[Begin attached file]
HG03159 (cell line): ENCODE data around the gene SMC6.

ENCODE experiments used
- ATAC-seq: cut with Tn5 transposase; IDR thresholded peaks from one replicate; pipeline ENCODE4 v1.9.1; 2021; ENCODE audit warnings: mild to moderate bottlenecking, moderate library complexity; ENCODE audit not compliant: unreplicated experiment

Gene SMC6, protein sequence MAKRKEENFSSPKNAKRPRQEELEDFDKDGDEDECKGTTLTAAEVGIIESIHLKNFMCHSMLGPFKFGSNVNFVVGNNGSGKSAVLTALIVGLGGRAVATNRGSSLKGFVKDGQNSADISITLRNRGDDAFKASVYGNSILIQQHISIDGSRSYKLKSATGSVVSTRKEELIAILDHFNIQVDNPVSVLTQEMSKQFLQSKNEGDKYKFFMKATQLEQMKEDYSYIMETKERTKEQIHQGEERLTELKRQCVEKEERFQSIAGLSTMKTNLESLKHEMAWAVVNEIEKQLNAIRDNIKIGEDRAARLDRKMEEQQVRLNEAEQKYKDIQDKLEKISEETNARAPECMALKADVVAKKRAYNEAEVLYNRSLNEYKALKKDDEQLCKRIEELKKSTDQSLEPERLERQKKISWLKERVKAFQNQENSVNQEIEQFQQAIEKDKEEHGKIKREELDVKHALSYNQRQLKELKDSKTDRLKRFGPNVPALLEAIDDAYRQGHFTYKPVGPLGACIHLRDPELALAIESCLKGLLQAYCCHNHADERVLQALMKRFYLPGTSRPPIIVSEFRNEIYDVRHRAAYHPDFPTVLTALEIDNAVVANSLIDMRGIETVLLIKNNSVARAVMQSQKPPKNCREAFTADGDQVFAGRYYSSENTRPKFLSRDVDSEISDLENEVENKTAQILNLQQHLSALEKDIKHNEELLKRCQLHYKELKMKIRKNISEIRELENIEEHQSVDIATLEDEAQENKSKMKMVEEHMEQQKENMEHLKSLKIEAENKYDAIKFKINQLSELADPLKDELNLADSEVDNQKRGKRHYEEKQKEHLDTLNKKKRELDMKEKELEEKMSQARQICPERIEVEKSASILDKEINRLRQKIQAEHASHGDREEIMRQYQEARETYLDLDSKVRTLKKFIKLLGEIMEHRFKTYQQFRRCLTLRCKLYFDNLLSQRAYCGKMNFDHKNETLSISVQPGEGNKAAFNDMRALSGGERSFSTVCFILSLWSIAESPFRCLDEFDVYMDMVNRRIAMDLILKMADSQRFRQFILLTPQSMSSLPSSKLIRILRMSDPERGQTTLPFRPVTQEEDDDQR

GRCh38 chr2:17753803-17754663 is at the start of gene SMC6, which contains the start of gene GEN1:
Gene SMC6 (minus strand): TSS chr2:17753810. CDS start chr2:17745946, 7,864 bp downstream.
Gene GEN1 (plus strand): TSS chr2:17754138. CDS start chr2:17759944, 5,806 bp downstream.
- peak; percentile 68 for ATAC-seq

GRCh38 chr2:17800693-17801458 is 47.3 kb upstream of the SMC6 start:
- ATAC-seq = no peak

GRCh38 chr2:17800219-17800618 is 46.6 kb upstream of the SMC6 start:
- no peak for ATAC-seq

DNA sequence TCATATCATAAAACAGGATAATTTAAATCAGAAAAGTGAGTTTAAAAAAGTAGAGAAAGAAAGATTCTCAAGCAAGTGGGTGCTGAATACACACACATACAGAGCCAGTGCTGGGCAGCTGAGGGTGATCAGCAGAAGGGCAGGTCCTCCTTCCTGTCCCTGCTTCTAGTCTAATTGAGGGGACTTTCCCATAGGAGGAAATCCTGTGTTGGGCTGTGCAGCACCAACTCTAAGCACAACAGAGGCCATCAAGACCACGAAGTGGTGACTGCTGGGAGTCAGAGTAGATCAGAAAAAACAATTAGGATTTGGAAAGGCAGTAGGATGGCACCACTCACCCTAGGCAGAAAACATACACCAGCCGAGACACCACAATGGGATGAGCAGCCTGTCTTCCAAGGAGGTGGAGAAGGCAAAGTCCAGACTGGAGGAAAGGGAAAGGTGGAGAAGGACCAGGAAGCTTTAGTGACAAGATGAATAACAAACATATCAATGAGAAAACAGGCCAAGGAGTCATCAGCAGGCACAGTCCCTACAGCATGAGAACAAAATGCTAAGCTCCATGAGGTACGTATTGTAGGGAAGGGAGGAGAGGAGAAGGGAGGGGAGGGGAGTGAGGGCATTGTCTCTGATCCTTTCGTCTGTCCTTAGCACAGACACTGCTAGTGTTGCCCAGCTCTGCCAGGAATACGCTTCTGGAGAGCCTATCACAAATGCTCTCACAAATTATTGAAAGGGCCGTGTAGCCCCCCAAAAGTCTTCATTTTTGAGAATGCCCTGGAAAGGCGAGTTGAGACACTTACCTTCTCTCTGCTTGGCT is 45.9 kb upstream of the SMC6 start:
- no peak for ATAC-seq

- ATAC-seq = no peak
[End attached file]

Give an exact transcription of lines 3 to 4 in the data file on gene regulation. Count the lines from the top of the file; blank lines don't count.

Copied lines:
- ATAC-seq: cut with Tn5 transposase; IDR thresholded peaks from one replicate; pipeline ENCODE4 v1.9.1; 2021; ENCODE audit warnings: mild to moderate bottlenecking, moderate library complexity; ENCODE audit not compliant: unreplicated experiment

Gene SMC6, protein sequence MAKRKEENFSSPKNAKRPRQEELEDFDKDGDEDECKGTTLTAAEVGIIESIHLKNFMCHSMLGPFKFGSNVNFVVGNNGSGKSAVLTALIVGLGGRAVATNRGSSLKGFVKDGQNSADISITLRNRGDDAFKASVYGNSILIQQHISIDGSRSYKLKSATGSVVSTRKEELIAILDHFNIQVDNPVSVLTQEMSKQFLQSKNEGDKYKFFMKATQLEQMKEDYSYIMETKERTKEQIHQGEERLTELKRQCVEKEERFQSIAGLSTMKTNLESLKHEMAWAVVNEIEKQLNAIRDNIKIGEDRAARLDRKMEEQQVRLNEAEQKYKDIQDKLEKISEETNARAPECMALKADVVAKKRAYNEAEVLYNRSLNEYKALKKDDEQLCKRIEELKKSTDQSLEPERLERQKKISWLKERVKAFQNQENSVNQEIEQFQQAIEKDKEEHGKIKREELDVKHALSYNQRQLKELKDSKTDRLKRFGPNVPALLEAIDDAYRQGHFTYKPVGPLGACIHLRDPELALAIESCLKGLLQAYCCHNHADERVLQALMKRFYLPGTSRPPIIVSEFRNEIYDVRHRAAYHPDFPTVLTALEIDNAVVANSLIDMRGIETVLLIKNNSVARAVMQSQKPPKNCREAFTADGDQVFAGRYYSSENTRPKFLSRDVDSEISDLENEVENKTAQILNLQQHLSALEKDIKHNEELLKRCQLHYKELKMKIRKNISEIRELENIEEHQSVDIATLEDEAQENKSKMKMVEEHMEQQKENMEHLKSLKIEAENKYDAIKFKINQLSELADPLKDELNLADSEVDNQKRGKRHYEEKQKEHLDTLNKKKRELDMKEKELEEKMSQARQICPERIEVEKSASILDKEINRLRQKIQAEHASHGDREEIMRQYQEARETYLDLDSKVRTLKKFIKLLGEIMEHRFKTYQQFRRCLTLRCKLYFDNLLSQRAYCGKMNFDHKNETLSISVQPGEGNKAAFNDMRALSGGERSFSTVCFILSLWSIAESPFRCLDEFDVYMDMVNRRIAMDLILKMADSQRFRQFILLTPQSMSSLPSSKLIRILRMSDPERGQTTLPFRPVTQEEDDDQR